Organisations must do more protect against Advanced Evasion Techniques
Company IT security experts are failing to defend their organisations against Advanced Evasion Techniques (AET's) according to research by Vanson Bourne across 800 CIOs in the US and Europe.
AET's are commonly used by hackers and criminal gangs to circumvent and penetrate even the most secure networks.
They work by combining attack methodologies that can then dynamically change and be used to sniff and attack more widely across the network simultaneously. This approach can often disguise the threat making it appear harmless to many network security systems and this makes it harder for the security team to respond and defend against the attack.
The research report reveals that almost 40% of CIOs who have suffered a breach believed that AET's were used. Across the whole sample base the average cost of the breach to the organisation was in excess of $930,000 with the financial sector suffering losses of more than 2 million per breach.
Awareness of the threats from Advanced Evasion Techniques was cited as a critical factor as while many cyber criminals are using the technique most IT security professionals lack the detailed understanding of AET's necessary to properly address the risk. Of those surveyed nearly 40% stated that they did not have the ability to identify or track AET's in their networks.
Ashish Patel, Regional Director for Network Security for McAfee UK who commissioned the study, commented "… Hackers already know about advanced evasion techniques and using them on a daily basis". He added "the study has shown the real lack of understanding, knowledge and awareness in the community. What we're hoping to do is educate businesses so they know what to look for and understand what's needed to defend against AET's. Education is absolutely key"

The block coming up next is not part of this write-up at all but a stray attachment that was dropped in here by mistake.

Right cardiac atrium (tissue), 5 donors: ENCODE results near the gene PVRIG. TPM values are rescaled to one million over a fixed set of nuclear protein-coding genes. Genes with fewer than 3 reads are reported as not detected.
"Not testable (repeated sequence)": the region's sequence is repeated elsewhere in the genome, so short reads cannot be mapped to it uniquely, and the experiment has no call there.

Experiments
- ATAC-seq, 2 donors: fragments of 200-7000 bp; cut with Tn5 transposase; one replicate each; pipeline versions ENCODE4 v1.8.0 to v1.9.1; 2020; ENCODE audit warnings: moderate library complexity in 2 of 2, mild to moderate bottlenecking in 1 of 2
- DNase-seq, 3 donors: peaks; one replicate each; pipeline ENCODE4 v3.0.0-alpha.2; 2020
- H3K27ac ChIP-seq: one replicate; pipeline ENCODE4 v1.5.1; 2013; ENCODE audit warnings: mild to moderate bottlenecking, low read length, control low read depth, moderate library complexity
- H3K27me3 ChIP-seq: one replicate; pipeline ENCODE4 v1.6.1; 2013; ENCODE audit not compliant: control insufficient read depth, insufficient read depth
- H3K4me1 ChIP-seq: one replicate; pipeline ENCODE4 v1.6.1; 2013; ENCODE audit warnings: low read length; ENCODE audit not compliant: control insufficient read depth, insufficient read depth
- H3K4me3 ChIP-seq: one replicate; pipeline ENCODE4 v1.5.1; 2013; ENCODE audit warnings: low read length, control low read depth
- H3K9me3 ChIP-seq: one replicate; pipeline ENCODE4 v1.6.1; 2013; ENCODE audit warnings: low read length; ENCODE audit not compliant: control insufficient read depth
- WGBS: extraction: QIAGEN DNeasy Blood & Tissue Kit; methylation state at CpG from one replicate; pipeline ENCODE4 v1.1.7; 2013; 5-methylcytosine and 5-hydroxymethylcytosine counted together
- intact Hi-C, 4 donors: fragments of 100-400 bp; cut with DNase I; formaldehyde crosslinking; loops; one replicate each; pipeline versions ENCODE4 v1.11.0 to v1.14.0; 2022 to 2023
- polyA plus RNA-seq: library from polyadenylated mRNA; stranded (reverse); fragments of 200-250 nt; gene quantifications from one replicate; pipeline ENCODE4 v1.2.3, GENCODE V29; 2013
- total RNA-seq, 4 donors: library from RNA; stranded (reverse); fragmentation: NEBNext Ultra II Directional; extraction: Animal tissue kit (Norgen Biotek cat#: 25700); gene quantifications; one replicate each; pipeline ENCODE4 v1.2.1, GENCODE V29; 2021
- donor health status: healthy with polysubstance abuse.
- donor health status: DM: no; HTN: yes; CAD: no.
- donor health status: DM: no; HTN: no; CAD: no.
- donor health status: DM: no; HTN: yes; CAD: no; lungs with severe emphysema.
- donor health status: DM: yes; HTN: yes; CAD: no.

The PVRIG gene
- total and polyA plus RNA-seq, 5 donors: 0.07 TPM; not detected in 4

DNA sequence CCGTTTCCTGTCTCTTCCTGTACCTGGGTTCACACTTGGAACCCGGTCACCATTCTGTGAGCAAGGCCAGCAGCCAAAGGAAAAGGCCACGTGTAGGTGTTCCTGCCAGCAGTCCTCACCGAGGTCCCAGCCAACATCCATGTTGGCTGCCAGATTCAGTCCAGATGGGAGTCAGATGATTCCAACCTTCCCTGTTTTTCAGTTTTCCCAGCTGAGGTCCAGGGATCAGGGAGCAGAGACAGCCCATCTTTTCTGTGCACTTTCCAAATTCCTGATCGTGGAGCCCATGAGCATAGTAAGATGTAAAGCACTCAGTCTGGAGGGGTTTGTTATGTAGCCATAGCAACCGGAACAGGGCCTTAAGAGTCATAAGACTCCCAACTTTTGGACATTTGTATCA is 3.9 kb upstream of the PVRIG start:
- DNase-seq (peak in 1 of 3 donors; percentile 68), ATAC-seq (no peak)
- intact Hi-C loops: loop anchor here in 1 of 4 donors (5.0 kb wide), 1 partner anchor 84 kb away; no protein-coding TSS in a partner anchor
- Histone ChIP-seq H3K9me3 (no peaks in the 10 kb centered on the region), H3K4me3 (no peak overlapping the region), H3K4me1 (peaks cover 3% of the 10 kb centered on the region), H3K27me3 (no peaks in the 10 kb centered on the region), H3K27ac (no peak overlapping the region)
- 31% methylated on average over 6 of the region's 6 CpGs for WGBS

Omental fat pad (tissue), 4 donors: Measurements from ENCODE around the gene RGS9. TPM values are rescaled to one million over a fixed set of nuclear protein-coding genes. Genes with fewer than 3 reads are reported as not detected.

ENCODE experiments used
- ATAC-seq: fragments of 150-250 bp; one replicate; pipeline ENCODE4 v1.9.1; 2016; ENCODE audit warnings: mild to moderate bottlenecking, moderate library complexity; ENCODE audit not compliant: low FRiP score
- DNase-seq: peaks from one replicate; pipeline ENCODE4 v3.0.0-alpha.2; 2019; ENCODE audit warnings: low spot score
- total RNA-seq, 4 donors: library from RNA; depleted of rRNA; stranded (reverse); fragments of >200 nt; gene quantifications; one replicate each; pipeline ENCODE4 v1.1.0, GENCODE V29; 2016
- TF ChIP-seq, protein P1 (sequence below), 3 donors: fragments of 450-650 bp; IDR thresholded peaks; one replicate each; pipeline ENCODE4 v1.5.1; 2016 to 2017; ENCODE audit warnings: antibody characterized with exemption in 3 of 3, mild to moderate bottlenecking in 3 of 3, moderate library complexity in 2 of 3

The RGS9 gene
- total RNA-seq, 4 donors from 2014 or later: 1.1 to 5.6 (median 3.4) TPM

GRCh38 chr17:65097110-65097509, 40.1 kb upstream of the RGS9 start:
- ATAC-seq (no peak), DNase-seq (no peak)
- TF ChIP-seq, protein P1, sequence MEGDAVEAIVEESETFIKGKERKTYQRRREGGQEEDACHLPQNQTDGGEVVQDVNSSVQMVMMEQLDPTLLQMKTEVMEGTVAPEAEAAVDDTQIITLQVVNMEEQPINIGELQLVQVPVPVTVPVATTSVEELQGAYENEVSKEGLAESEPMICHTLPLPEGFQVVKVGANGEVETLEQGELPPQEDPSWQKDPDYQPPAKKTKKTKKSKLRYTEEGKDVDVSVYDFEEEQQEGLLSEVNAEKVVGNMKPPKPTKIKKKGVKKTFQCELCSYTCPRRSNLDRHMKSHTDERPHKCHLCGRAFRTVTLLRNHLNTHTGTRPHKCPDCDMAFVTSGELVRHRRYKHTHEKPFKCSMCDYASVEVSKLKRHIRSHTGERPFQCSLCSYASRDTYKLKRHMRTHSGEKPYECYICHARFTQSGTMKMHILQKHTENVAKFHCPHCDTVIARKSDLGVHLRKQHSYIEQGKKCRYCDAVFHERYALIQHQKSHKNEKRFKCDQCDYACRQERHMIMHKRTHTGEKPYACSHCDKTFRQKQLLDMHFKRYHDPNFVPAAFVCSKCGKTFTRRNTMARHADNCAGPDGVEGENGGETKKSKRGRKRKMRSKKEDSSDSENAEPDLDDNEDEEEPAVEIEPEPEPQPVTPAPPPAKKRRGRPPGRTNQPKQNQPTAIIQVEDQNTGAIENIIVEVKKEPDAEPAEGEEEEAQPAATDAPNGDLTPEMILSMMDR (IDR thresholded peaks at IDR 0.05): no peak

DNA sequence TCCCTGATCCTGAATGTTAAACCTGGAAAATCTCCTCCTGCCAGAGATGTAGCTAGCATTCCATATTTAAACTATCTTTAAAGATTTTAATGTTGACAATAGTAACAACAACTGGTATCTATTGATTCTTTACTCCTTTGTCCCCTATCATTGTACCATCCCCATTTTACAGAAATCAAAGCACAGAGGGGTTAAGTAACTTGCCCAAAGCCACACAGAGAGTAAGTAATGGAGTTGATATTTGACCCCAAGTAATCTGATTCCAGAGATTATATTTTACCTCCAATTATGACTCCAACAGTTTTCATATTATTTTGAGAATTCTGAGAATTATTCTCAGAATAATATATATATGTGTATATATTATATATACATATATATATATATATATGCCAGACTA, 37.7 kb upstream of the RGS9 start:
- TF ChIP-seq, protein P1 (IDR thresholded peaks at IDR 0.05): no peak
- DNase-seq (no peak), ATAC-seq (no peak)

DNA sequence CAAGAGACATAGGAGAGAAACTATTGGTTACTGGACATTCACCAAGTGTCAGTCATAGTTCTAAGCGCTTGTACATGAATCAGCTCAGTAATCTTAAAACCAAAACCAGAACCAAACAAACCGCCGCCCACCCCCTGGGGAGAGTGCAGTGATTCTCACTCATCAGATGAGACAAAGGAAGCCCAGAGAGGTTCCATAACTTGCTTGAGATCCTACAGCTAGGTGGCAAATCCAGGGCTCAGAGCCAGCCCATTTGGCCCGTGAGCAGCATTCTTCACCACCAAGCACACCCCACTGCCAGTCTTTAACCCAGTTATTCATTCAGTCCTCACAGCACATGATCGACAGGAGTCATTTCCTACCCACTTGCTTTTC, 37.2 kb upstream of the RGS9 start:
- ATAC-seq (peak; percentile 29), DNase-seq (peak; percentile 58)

Patel also raised concerns over third-party security testing where he believed that many companies were overstating their detection capabilities and were perhaps contributing to a false sense of security for customers.
To read the report please click below:
You might also like ...
What do HMV, Burger King and leader of the BNP Nick Griffin all have in common? They all show how the power of Social Media is a double edged sword and can bring more bad publicity than good.
HMV sacked the person responsible for Social Media Marketing, but failed to take control of the accounts she ran and change her passwords, she went on to post her personal thoughts on the management after being laid off. Burger King’s twitter handle was hijacked and the rumours abounded that they had been acquired by McDonalds and Nick Griffin posted the address details of individuals who opposed his policies.